The usual sources, Wikipedia and the Internet Speculative Fiction Database, offer little in the way of biographical data on Mari Wolf. She was born August 27, 1927. She wrote a column called “Fandora’s Box” for the magazine Imagination from the April 1951 issue until April of 1956 at which time it was taken over by Robert Bloch. She wrote a number of short stories in the early 50’s, seven according to the ISFDB, and one novel, The Golden Frame that was published in 1961.
Her name does crop up in the reminiscences of various people about the West Coast fan scene at the time, usually in the form of “Mari Wolf introduced my to X at convention Y”. She seems to have been well known and liked by both fellow fans and authors. She is described as an attractive young woman in her twenties, a fact that is born out by a photo of her from the period. Other details are pretty sketchy at best. Before she was married she lived with her parents in Laguna Beach, CA. She was married for a time to fellow fan columnist and author Roger Phillips Graham whom she met at a science fiction convention. Apparently the marriage only lasted a few years. There is a comment about her working as a wind tunnel designer, and a reference to her appearing in an article on amateur rocketry in Look magazine. The information paints a tantalizing but fragmentary portrait of an attractive, intelligent woman in her twenties.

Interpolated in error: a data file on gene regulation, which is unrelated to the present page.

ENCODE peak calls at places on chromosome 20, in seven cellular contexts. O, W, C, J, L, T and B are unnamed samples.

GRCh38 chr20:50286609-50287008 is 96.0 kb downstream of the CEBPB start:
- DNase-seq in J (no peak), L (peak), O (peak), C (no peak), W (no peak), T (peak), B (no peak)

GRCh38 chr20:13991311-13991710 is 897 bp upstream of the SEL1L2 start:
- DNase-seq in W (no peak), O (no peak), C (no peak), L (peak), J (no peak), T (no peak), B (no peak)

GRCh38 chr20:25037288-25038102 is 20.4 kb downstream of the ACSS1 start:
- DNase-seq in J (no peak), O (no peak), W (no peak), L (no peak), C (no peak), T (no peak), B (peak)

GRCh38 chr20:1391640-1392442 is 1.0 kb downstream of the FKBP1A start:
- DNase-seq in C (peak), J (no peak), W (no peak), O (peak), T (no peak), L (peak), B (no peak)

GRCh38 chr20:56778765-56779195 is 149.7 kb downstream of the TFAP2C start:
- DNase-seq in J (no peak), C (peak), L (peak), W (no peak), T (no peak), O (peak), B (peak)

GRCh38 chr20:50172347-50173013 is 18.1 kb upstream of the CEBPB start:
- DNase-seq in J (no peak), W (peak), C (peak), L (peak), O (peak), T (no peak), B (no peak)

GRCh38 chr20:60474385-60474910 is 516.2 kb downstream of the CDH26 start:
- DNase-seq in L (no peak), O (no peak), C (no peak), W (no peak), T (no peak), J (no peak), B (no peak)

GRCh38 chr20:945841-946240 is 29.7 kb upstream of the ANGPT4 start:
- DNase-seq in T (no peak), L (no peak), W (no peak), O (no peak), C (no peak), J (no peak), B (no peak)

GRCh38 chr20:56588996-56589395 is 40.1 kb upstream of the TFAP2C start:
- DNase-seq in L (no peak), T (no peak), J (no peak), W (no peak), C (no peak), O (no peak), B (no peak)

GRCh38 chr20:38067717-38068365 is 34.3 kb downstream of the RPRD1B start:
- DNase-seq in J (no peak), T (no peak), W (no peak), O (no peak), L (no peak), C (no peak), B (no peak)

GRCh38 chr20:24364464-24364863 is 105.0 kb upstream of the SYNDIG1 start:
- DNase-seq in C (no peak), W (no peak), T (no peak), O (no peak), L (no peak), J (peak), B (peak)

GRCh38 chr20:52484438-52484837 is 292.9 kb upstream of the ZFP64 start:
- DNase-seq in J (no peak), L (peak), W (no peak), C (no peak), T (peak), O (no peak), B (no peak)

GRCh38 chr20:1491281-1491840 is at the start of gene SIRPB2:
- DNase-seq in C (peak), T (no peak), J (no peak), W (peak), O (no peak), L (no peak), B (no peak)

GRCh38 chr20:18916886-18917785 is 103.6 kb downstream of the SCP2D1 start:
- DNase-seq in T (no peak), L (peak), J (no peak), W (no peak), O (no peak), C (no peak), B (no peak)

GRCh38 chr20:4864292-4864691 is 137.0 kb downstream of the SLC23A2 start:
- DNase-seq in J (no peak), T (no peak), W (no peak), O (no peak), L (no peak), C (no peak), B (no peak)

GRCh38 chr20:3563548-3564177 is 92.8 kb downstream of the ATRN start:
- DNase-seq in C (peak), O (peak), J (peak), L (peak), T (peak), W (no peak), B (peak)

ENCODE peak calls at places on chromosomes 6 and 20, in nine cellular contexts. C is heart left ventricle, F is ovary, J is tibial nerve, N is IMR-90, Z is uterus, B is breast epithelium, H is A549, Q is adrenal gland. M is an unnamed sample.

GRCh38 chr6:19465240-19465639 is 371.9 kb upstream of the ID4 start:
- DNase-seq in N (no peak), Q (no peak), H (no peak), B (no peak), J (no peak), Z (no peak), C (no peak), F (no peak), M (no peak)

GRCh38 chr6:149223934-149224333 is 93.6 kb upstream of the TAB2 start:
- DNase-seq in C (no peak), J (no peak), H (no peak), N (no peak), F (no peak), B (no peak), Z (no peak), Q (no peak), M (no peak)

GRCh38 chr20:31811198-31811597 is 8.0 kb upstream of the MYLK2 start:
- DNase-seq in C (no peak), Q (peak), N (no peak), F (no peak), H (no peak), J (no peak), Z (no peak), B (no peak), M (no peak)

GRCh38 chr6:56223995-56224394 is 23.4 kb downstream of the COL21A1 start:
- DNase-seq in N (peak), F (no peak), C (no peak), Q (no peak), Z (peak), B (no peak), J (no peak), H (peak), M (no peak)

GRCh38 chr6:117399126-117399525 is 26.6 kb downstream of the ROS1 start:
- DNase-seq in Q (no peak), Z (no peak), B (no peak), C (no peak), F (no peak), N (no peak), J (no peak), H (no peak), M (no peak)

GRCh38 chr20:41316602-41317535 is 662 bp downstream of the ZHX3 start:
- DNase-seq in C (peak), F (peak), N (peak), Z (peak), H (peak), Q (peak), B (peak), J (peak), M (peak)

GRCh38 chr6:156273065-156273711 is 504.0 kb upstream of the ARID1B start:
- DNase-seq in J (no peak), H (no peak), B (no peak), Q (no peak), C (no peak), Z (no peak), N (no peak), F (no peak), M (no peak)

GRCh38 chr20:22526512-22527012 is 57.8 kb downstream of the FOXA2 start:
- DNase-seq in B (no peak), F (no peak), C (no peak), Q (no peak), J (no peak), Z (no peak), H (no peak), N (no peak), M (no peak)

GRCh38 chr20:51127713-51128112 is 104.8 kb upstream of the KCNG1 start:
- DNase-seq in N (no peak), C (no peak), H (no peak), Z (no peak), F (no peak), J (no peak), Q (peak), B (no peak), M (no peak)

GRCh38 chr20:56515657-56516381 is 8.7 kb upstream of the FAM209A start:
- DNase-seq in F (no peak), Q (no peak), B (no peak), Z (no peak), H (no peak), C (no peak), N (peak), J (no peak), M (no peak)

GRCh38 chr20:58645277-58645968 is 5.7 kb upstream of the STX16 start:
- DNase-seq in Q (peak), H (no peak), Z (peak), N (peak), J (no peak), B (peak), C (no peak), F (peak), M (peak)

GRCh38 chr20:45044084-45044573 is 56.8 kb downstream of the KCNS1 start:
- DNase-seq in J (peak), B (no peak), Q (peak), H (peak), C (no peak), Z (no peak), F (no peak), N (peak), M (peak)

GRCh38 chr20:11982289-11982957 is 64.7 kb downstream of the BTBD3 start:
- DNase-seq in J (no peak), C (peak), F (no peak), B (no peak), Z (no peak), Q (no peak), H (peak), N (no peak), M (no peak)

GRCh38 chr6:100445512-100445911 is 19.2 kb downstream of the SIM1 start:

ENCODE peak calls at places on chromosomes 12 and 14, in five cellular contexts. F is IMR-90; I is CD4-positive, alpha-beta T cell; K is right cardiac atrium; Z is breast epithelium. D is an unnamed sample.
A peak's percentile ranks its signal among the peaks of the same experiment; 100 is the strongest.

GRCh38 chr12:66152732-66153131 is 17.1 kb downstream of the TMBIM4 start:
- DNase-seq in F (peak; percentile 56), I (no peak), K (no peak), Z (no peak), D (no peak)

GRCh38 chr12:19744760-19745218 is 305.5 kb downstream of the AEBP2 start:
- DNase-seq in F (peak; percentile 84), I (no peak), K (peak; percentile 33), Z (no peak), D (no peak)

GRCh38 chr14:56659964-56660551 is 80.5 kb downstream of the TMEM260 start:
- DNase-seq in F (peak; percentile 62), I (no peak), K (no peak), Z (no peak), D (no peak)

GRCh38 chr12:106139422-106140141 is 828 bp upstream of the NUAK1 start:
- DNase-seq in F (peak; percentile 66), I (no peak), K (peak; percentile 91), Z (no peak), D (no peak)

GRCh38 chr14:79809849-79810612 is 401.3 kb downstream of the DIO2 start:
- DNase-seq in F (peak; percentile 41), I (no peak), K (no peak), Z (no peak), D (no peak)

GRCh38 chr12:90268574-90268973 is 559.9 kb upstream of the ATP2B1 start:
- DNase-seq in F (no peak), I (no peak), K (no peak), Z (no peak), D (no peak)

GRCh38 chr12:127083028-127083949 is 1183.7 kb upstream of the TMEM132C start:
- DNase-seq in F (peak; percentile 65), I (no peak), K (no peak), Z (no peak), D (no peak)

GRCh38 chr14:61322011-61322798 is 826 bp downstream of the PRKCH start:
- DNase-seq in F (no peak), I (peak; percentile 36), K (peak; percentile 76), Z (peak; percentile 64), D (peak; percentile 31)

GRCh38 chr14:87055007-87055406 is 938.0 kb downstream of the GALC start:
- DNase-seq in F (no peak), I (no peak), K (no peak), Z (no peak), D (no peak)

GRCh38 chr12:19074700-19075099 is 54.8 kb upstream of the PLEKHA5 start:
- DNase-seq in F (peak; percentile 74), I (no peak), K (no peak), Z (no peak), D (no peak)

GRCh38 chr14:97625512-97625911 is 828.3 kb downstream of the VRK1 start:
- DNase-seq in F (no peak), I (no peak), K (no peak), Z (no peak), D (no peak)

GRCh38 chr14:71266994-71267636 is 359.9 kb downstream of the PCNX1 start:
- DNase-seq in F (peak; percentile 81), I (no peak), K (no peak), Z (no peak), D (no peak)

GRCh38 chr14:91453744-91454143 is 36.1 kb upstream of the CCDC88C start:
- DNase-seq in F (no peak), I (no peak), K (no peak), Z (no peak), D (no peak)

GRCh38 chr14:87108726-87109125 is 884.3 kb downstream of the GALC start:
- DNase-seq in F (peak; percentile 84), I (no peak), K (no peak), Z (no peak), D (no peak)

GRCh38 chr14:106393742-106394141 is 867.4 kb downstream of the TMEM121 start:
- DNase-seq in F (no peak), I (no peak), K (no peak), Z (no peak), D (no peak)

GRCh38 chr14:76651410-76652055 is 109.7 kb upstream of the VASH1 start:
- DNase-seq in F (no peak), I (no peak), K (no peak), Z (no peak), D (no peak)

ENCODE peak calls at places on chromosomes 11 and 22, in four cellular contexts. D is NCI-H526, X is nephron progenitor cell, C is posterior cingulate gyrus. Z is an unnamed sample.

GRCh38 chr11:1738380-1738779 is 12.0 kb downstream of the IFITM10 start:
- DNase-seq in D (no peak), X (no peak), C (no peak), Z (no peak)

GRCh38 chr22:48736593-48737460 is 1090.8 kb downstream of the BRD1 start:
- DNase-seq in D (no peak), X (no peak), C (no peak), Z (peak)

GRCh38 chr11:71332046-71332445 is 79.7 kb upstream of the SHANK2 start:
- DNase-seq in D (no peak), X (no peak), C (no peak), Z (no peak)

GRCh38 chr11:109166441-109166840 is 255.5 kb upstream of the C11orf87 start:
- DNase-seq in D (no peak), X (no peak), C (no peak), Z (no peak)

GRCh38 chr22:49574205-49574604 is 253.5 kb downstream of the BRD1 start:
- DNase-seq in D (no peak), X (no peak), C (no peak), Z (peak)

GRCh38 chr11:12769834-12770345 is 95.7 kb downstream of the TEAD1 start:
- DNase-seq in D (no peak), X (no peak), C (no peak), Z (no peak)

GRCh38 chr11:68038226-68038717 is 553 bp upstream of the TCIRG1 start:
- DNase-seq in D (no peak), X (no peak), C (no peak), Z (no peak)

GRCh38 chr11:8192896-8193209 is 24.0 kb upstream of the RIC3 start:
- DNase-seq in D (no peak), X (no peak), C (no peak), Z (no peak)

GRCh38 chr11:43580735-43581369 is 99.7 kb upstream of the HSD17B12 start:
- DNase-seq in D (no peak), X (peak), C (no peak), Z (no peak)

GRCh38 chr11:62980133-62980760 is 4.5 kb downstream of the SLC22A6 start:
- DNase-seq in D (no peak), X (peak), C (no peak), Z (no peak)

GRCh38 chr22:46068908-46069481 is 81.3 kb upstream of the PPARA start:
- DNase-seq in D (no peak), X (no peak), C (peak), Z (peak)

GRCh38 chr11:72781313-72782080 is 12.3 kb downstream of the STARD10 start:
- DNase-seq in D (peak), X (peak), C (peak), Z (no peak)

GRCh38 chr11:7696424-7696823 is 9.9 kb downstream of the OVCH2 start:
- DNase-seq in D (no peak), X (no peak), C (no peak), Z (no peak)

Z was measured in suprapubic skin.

What does remain is her work, the seven stories that have been collected in this volume. There is also a novel published in 1961, The Golden Frame of which I know nothing beyond the fact of its existence. While other works may exist, I have been unable to find any evidence of them.
The stories, themselves, are well written and deal with the typical topics of science fiction from the period, aliens planning to invade Earth, Martian colonists, time traveling spaceships, rebellious robots, but treated with a gentler touch than was usual at the time. There is a sentimentality to “The Statue” and “The First Day of Spring” that would do Bradbury proud, while “Robots of the World!”, “The House on the Vacant Lot”, and “The Very Secret Agent”show a sense of humor. The other two stories collected here, “An Empty Bottle” and “Homo Inferior” are more philosophical in nature, pondering respectively the origin of life and the results of the next step in human evolution. All in all, they are not a bad body of work to be remembered by.
As good a writer as she was, and with the contacts that she had made through her fan activities, it’s surprising that there isn’t a larger body of work, but, for whatever reason, she doesn’t appear to have published a short story after 1954. Perhaps she became involved in other pursuits. In any case, Resurrected Press offers these examples of her work for your consideration. Order the book here!